1-27-21 The child environmentalist receiving death threats in Colombia
An 11-year-old boy who received death threats after calling for better access to education during the Covid-19 pandemic has been recognised by the UN for his activism. Francisco Vera is well-known in his native Colombia for his environmental campaigns and defence of children's rights. On 15 January he received a death threat from an anonymous Twitter account after posting a video urging the government to improve internet connectivity for children studying online. Now the UN has hand-delivered a letter to Francisco, congratulating him for his pioneering work in the South American country where it is not uncommon for environmental activists to be killed. In an interview with the BBC, the school student says he welcomes criticism but that violent threats are unacceptable. The incident sparked outrage in Colombia, where violence against human rights activists and environmental leaders is on the rise. It also renewed calls for more civility on social media. "These type of threats are common in Colombia and they often go unpunished," said Lourdes Castro from Somos Defensores, a group that documents attacks against community leaders. "But to threaten an 11-year-old just shows you that we have reached new levels of intolerance and lack of respect for freedom of speech," she explains. In a letter signed by Michelle Bachelet, the UN's High Commissioner for Human Rights, the organisation thanks Francisco for his activism and says that the world needs more young people with his "passion to protect the planet". "We also agree with you that internet connectivity needs to be improved for boys and girls around the world," the letter adds. It was delivered personally to Francisco by Ms Bachelet's delegate in Colombia. Francisco said he was happy to get recognition and hopes to continue working with his peers on environmental projects this year, including a campaign to ban single-use plastics in Colombia. "Criticism is part of life, and I welcome it as long as it is constructive and respectful," the student told the BBC. "But there is obviously no place for insults and threats."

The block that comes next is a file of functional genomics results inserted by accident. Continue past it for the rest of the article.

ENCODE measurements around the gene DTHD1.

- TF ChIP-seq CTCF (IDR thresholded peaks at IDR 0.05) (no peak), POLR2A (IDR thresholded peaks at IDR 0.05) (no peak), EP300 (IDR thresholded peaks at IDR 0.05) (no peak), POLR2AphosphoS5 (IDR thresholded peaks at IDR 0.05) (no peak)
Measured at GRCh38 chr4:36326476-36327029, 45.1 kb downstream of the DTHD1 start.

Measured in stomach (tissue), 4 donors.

1-25-21 Malka Leifer: Israel extradites ex-principal accused of child sex abuse in Australia